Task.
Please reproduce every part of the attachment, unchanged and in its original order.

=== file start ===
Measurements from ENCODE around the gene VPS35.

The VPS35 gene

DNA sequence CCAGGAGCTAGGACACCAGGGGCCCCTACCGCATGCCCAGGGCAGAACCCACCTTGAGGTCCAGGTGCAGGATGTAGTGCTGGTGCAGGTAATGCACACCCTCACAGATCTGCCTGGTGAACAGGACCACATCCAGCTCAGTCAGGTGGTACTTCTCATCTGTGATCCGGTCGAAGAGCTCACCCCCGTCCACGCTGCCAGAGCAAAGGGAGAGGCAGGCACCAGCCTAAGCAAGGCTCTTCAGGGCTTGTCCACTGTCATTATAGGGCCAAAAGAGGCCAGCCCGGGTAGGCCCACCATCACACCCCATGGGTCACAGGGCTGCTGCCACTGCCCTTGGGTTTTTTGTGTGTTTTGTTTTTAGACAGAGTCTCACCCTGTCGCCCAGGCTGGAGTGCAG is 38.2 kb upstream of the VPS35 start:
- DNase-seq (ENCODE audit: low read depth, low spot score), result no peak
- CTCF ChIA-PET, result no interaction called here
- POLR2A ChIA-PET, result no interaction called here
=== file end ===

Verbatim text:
Measurements from ENCODE around the gene VPS35.

The VPS35 gene

DNA sequence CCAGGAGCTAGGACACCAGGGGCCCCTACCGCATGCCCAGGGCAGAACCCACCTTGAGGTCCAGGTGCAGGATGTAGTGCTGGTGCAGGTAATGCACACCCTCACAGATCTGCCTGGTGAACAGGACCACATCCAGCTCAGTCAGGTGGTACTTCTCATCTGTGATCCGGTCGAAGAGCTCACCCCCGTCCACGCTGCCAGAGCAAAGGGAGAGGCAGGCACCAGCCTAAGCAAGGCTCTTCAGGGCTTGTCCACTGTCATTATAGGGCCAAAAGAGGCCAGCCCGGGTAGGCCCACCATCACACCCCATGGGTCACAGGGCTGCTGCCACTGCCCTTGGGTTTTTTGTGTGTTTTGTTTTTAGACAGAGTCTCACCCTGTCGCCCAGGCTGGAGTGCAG is 38.2 kb upstream of the VPS35 start:
- DNase-seq (ENCODE audit: low read depth, low spot score), result no peak
- CTCF ChIA-PET, result no interaction called here
- POLR2A ChIA-PET, result no interaction called here